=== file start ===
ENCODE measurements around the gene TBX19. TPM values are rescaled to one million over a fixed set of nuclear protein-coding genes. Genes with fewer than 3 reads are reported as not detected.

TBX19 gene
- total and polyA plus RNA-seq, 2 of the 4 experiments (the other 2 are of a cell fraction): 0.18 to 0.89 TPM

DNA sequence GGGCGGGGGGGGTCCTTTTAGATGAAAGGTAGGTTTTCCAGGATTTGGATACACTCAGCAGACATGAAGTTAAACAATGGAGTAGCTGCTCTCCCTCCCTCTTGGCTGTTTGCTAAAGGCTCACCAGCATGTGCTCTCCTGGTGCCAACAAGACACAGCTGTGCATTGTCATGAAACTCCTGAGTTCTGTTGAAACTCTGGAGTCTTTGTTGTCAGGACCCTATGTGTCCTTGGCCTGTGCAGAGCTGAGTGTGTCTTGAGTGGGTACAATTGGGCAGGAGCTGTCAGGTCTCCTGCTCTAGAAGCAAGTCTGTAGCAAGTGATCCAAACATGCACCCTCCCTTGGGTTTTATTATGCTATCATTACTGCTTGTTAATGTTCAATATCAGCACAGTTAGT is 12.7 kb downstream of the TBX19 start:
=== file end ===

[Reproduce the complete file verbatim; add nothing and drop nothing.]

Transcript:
ENCODE measurements around the gene TBX19. TPM values are rescaled to one million over a fixed set of nuclear protein-coding genes. Genes with fewer than 3 reads are reported as not detected.

TBX19 gene
- total and polyA plus RNA-seq, 2 of the 4 experiments (the other 2 are of a cell fraction): 0.18 to 0.89 TPM

DNA sequence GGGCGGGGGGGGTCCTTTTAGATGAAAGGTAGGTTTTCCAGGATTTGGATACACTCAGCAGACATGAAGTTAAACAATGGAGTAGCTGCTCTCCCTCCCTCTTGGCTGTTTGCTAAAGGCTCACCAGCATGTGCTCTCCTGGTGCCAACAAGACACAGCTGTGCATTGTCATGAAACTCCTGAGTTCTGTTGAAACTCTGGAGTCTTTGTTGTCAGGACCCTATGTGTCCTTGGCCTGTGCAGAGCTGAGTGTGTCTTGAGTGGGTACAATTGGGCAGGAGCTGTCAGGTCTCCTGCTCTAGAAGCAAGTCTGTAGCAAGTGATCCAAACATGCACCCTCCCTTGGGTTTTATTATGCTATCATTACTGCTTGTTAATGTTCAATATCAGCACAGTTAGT is 12.7 kb downstream of the TBX19 start: